Thu 02 Nov
We were lucky enough at AIGA New York to get Jeffrey Zeldman to do a Small Talk event of his own a few weeks ago. It was a big success, but I still consider that event just one step in a larger effort to make AIGA an organization that’s more conducive to the practice of interaction design. After all, Jeffrey᾿s appearance, while a quietly momentous occasion in its own way, wasn’t the first time we’ve brought folks who work online in front of the chapter’s membership — among others, Joshua Davis has spoken in the past and Matt Owens will be appearing at our upcoming Passion/Payoff Student Conference in just a few weeks.
Effecting change takes more than just getting a few recognizable names to talk to chapter members, though. The trick, I think, is producing a sustained effort in which the kinds of events and content that are applicable and appealing to digital designers are treated on a peer level with those geared towards designers working within AIGA⁏s more traditionally recognizable discipline areas. That’s harder.
To build a sustained effort that’s going to mean anything to a specific audience, though, you need to know a little bit about that audience: who they are, what kind of work they do, what they expect from the organization, etc. These are questions for which we on the New York board had only educated guesses.
Most of our ideas for better servicing interaction designers were founded on hunches: the seemingly evident idea that there’s a strong overlap between print- and digital-focused designers, and the feeling that that overlap could be better served by the organization in general. It’s a reasonable hypothesis, I think. We just didn’t know for sure.
Since Jeffrey’s Small Talk was the first event for which I was the primary organizer, I looked at it as an opportunity to dig up a few hard answers to these questions. I had the idea to create a survey for the audience and, with the help of the chapter’s invaluable staff, Robyn Jordan and Thomas Hines, we created a simple online questionnaire. Immediately after the event, all the attendees received, via email, an invitation to take part in the survey, with the incentive of a few small prizes to be handed out to randomly selected recipients.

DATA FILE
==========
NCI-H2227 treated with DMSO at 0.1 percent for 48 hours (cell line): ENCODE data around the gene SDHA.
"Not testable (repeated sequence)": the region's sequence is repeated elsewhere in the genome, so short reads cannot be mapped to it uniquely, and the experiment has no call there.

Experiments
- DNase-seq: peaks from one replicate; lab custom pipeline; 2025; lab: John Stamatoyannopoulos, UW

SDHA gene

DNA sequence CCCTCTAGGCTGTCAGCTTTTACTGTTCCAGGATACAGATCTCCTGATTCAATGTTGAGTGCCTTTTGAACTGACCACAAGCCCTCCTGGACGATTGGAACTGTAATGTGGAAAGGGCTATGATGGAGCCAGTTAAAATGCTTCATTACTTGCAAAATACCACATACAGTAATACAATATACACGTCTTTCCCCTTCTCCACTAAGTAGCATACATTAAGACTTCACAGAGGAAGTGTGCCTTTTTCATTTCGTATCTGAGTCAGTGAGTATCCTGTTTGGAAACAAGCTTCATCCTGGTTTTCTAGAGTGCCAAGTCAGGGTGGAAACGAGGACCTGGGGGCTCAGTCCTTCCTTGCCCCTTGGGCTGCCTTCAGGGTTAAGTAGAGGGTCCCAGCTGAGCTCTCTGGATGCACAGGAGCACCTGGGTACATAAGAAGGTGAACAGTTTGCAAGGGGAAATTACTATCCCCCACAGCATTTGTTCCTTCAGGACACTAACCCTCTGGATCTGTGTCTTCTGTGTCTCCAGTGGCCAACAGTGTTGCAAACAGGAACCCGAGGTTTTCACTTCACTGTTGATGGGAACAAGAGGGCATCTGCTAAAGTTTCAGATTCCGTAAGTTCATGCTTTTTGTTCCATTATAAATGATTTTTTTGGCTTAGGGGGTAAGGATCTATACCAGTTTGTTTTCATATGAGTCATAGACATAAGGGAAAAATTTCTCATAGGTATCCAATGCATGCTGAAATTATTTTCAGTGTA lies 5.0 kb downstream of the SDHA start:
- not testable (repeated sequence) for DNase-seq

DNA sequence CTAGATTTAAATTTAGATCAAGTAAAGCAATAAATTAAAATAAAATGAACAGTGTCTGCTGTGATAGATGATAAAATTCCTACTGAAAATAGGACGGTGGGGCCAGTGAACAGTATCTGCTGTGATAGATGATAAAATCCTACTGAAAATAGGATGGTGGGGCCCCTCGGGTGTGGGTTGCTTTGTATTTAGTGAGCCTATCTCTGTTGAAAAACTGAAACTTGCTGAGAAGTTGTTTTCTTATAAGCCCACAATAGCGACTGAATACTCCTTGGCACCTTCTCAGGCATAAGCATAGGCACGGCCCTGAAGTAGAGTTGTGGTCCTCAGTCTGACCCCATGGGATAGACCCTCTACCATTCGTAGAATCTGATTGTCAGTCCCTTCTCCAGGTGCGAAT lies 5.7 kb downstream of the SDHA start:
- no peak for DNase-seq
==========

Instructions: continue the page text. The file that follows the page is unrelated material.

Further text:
We had about eighty-five attendees at Jeffrey’s Small Talk, and seventy-one of them responded to the invitation and answered our survey questions — making for a pretty impressive 83% response rate. That was a really pleasant result in itself, which told me, at least, that people feel passionately about Jeffrey and his role as a kind of godfather of modern Web design.
There were eight questions in the survey, with a few of them being multi-part questions. We asked attendees about a variety of topics, including their prior experience with AIGA events (most people had been to at least one recently), their employment status (more from design studios than in-house groups), their seniority (most were junior, though a sizable minority were in upper management), etc., etc. Not all of the results will mean much to readers of this blog, so I’ll summarize some of the most generally interesting findings here.